In Rajasthan, the feeling of India is completely different. The climate was very hot and dry from February to April, but pleasant. The landscape is very rural and dry, there is desert and a lot of grassland, in between camels and also the people here are warm, very open and not as intrusive and exuberant as in the big cities. The food in Rajasthan deviates from the typical Indian dishes as we know them, rice, for example, is very rare here.
What I paid special attention to as a mum
– No excessive hygiene! On my first visit to India, I did exactly the opposite and was constantly running around with disinfectants, obviously less successful.
– A non-Indian child stands out and everyone wants to cuddle it, pinch it in the cheeks or at least tap briefly. You are approached anyway, but so that the child does not get too much, we have taken great care to offer it some protection.
– Clean drinking water. In the ashram there was the best monsoon water fresh from a well. In all other places we drank it from bottles.
– Sufficient fruit, vegetables, coconut, nuts and dried fruits. The change to the rather spicy food took some time for our child, which is why we always had extra food with us. Fresh food can be bought here without hesitation, they come from the country, are unprocessed in contrast to Germany and always taste good. (Don’t forget to wash, of course.)
– Buy and eat local. Where many Indians eat, it must be good, at least we always found this a good sign and were never wrong. There are well-known Western chains in India. the average Indian does not normally eat there, which is why we absolutely avoid this – not only in India by the way.
– Hindus live vegetarian. There are no animal products on our menu anyway and I would avoid them in India.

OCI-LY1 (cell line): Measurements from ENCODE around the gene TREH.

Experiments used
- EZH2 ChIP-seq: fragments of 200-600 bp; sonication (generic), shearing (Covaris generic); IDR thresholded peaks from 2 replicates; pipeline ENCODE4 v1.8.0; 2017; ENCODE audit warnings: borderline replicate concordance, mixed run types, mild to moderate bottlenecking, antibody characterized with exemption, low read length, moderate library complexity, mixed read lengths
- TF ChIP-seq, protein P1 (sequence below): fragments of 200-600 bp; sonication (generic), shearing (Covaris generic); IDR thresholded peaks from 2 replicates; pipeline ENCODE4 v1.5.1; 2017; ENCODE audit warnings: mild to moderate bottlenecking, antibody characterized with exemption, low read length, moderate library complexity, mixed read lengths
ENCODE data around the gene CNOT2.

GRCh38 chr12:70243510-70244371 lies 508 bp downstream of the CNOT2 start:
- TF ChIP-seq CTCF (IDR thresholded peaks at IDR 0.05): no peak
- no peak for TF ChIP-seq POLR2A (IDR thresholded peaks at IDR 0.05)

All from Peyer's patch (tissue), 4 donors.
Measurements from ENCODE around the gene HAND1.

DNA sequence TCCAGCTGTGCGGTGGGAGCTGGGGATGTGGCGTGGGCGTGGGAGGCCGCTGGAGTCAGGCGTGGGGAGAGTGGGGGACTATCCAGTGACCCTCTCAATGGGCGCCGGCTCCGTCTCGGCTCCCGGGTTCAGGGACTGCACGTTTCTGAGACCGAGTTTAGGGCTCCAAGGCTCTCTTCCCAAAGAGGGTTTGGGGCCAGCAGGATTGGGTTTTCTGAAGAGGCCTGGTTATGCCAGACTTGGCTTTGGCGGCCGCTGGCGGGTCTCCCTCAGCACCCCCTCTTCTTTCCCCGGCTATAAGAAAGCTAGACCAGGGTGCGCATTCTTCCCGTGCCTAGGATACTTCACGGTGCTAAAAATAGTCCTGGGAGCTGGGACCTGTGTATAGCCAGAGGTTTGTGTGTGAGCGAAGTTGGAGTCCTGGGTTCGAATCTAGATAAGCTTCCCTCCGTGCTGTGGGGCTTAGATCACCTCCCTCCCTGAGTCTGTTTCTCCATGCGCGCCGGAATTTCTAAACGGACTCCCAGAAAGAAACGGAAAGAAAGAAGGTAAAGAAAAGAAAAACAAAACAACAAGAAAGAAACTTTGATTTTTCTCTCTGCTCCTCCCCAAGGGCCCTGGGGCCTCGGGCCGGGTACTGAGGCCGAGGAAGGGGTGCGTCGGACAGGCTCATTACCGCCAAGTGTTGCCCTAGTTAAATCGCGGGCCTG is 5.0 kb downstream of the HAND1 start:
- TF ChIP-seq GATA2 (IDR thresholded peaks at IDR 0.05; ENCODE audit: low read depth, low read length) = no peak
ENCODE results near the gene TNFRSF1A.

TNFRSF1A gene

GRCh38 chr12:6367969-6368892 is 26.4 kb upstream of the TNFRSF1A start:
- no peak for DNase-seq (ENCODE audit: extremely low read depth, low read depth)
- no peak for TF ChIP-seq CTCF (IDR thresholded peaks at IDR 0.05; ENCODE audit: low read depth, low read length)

– Rikshas, buses, taxis or trains – we tried almost all means of transport once. The buses often come as they want and are bumpy. But they are super cheap and depending on the time of day even not very crowded. And we also imagined the train journey to be worse. In the end, all the rides were very pleasant and not nearly as horrible, as you read again and again everywhere.
The disadvantages of India as a country of travel are poverty, dirt, lack of human dignity, etc. On the streets there is just everything around, faeces, latrine, waste – where again the city life is completely different from rural life. Nevertheless, I felt the people of Rajasthan very special and in general there is an incredible spirit, a wealth, a wealth that cannot be found in any of our Western countries! India is the land of contrasts. The nice thing is: people smile, they sometimes seem even happier to me than the people of Europe. And I also know why. In India there is still a connection, the connection to the cosmos. Only the many temples and the real devotion to something, the service of a superior whole, can be felt and experienced here everywhere. India is a challenge in any case, and anyone who tries to get involved can experience miracles here.